When Kellum made his way to
the Coliseum Annex for this
year's tournament, ifnarked the
52nd consecutive year that he's
been around for the annual festiv
Kellum's first encounter with
the tournament came in 1948
when he traveled to U-Line Arena
in Washington, D.C. to witness
the games. He hasn't missed one
since. ': .
"Over the years, I've watched
a lot of people come and go,"
Kellum said. "I know a lot of
people who have been coming to
the tournament for a long time,
but 1 don't know of anyone who
has been here as many consecu
tive years as I have."
During the early years, Kel
lum, a Winston-Salem State Uni
versity graduate, would take a
week off his job as an elementary
school teacher t6 make the trek to
the tournament. His wife would
accompany him and -the week
would be a winter get-away for
See KaHutn on All
A new school lor
Black board members
leery of term "Southeast"
By T. KEVIN WALKER .
THE CHRONICLE - *
" ? . -
Financial investment in inner-city schools has been
several years late and millions of dollars short.
But during the first years of the new millennium .
that may change.
The board of education overwhelming approved a
10-year plan for the city-county school system Tuesday
night. The plan includes dozens
ot school renovations and con
struction projects and will likely
lead to a bond referendum in the
next few years to cover its pore
than $200 million price tag./
Although the plan includes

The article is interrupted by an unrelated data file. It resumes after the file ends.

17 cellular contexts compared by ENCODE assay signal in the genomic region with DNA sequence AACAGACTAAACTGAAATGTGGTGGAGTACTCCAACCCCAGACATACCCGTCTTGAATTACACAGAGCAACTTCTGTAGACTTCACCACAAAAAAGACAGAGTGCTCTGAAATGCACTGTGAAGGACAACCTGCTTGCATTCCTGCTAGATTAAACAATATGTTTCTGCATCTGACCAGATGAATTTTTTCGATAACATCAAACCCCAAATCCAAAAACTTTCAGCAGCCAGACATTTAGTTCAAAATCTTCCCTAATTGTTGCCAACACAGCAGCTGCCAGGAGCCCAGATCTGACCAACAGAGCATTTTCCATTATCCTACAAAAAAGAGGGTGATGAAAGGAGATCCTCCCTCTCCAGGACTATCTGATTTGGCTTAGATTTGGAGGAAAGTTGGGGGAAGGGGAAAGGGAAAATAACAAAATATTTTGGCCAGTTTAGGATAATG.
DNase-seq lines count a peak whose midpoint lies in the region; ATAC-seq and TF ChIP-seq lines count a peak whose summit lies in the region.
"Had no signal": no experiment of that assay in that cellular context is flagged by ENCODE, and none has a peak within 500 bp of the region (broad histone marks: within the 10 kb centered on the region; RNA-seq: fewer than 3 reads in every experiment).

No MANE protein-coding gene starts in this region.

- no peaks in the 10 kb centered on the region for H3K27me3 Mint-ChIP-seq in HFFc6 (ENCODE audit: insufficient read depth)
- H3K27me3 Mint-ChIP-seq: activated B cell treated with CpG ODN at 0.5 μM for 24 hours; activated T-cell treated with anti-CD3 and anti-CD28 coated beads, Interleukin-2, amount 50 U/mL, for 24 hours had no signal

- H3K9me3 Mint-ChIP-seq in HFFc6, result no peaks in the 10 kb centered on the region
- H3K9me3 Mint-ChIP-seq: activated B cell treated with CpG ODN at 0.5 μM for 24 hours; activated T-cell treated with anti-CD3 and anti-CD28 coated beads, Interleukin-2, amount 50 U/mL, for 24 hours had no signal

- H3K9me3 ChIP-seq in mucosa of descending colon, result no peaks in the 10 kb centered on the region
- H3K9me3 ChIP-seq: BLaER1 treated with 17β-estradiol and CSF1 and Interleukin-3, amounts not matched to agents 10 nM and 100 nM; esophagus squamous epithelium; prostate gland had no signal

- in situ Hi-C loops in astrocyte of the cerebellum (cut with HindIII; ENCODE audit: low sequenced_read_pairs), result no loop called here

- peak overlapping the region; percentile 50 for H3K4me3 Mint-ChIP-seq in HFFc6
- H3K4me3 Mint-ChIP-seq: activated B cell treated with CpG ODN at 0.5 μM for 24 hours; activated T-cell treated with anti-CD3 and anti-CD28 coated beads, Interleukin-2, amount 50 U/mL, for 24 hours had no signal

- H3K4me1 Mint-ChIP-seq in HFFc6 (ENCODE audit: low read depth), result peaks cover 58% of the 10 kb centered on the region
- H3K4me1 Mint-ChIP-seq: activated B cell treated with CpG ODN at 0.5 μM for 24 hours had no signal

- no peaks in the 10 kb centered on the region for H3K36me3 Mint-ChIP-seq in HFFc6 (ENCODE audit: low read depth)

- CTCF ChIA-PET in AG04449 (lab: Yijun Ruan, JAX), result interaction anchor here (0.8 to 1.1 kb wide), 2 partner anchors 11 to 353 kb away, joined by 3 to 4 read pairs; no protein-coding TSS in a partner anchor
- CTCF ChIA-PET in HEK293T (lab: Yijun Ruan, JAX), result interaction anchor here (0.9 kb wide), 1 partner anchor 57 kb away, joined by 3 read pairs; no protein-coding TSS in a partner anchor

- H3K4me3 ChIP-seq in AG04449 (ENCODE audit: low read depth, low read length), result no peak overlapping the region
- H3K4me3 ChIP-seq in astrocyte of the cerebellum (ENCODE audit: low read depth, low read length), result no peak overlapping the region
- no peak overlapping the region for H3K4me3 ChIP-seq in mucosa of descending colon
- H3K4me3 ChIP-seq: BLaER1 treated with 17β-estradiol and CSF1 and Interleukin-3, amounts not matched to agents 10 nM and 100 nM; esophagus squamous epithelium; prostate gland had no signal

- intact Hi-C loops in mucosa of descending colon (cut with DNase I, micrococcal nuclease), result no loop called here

everything from $500,000 roofing
jobs, to $45,000 playground
upgrades, many East Winston
resident's are keeping a close eye
on the five new schools that are
A new $26 million hieh school
and a new $7 million elementary school are included in
the plan for the Southeastern part of the city. The two
schools are as close as East Winston will get as far as
new school construction.
'Although the "Southeast" includes a vast area that
extends from a portion of Martin Luther King Jr.
Drive to Waltghtown Street and the hinterlands of the
county, school board member Victor Johnson said the
See N?w School on A11
talk issues with
During closed meeting, coup ?
leaders discuss alliances with GOP
f ? 0 ? .
By DENNIS PATTERSON
THE ASSOCIATED PRESS -
RALEIGH - Black dissidents who broke from the
House Democratic caucus on the Legislature's opening
day met with activists last Friday to discuss possible
alliances with Republicans on issues important to